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I am learning about Git, and it would be great if I had a description of the mathematical structure that represents a Git repo. For instance: it's a directed acyclic graph; its nodes represent commits; its nodes have labels (at most one label per node, no label used twice) that represent branches, etc. (I know this description is not correct, I'm just trying to explain what I'm looking for.)

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eagain.net/articles/git-for-computer-scientists and gitolite.com/gcs might help ;) I'm not aware of any other, more scientific documents, unfortunately. If you find more, feel free to post an answer or comments to your question yourself to let others know. –  Nevik Rehnel Sep 3 '13 at 8:08
    
Can you please repost as answer? I was just trying to upvote, and you moved it to comment!! :) –  max Sep 3 '13 at 9:05
    
I think that's not worth an answer really, and I currently dont have time to summarize or explain it in a proper answer myself -- besides, @torek's answer below does that pretty well IMO ;) –  Nevik Rehnel Sep 3 '13 at 9:31
    
Merkle Tree, if memory serves –  sehe Sep 3 '13 at 10:16
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2 Answers 2

up vote 6 down vote accepted

In addition to the links in Nevik Rehnel's comment (copied here per request: eagain.net/articles/git-for-computer-scientists and gitolite.com/gcs), and sehe's point that the commit graph forms a Merkle Tree, I'll add a few notes.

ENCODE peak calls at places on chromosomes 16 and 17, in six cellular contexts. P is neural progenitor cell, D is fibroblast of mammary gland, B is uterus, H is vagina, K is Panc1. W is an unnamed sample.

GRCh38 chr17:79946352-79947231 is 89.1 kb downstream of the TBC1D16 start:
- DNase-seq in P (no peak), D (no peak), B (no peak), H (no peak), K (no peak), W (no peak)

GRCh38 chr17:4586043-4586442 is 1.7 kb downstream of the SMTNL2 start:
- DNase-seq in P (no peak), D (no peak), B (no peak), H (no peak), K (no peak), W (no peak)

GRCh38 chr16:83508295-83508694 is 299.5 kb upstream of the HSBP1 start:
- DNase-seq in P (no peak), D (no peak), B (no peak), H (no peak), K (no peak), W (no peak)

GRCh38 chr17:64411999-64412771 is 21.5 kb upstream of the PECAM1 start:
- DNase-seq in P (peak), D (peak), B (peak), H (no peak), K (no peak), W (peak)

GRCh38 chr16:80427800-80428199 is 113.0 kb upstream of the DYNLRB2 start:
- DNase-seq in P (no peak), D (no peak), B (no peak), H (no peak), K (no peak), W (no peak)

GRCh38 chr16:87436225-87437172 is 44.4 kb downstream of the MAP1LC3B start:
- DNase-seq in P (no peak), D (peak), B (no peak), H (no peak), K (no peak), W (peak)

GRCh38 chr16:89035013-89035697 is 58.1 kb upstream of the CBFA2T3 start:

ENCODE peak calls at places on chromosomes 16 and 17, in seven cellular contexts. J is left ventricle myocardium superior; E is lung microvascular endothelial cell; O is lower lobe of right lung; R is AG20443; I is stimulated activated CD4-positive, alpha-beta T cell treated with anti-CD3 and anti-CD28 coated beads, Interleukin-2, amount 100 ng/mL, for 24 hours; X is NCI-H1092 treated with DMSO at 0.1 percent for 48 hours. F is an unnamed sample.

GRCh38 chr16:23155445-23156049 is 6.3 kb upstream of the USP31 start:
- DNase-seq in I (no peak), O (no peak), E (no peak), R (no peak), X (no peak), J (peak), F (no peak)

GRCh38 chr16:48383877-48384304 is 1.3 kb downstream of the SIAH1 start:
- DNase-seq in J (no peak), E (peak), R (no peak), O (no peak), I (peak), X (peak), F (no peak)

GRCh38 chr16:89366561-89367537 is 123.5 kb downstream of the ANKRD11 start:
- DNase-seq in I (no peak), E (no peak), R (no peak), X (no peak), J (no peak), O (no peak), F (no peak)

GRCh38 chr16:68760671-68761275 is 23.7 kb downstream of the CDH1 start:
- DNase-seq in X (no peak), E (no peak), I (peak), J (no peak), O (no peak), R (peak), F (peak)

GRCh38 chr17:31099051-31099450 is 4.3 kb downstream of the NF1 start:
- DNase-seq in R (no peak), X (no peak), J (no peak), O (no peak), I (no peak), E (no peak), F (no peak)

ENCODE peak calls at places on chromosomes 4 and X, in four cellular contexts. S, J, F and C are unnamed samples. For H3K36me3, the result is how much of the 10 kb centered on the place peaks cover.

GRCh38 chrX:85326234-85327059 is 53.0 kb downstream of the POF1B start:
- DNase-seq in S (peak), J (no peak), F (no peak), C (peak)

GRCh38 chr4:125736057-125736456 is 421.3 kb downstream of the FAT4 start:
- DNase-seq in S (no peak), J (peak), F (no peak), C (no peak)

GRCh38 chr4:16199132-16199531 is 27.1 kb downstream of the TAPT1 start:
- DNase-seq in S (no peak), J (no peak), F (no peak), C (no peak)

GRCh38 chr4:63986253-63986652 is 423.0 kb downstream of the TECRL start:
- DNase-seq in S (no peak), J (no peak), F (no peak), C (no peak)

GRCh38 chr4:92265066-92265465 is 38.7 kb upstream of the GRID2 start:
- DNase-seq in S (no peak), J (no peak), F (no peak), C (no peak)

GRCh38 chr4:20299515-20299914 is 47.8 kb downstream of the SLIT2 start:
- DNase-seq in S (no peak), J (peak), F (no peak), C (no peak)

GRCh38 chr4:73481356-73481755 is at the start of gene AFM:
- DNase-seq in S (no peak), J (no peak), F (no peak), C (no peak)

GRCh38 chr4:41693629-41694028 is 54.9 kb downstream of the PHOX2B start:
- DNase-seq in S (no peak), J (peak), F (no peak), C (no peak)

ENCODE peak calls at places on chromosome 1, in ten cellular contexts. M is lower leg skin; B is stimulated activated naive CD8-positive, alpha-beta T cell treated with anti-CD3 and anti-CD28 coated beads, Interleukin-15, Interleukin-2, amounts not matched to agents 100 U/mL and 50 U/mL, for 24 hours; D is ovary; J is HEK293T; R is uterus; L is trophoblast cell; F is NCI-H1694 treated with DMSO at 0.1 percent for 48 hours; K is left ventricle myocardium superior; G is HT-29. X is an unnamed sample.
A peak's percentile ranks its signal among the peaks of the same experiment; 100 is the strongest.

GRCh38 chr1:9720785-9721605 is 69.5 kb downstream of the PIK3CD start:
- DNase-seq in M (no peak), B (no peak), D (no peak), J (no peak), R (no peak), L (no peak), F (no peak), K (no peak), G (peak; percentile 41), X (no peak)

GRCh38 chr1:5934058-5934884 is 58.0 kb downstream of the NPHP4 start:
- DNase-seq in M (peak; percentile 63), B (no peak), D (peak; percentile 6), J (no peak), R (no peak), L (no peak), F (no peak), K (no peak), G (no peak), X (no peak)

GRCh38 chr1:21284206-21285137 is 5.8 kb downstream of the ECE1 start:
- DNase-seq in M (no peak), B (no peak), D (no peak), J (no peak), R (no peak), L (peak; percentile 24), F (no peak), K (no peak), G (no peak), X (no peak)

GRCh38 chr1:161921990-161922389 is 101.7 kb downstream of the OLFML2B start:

• There are four object types in the object-store: commit, tree, annotated-tag, and blob (file).
  • A commit object contains exactly one tree-ref (which of course can point to more trees), a possibly-empty list of parent SHA-1 hashes (which must all be more commits), an author (name, email, and timestamp), a committer (same form as author), and the commit text.
  • A tree object contains a list of (mode, sub-object, filename) repeated 0-or-more-times. If the sub-object is another tree the filename represents a directory. If it's a blob, it represents a file. The mode looks like a POSIX file mode and if it's 120000 (the file mode for a symlink), the file's "contents" are really the symlink target. Some mode value is (ab)used for submodules, but I forget which. R and W mode bits are not stored, only X bits (and even then they're ignored if the repo configuration says to ignore them).
  • An annotated-tag object contains an object reference, a tagger (name, email, and timestamp), and the tag text. The referenced object is normally a commit but a tag object can point to any object (even another tag object).
  • The labels (branches and tags and reflog-references and so on) live outside the object-store. For annotated tags, there's a label outside, pointing to the annotated tag object inside the object-store. For a lightweight tag, the outside label points right to a commit.
  • There is no restriction that there be only one root commit. Any commit with no parents is a root.
  • Git almost never makes an empty tree (which would represent an empty directory), except for two cases: there's an empty tree at all times in every repo, and if you make an initial empty commit (with git commit --allow-empty) it uses that empty tree. (Since the empty tree has no sub-objects, its SHA-1 hash value is a constant.)
  • The "DAG" description is generally meant for the trees formed by closing over commit parent hashes. However, a tree object should in general not contain itself in any of its subtrees, and if you managed to make a cyclic tree structure you would not be able to check it out (because it recurses infinitely). Assuming you cannot make two different trees with the same checksum (if you could you'd break git), you won't find a tree T1 that contains a tree T2 that contains a different tree whose checksum is T1. So the trees are implicitly a DAG too, and being attached to commit-DAGs, they form a bigger DAG. :-)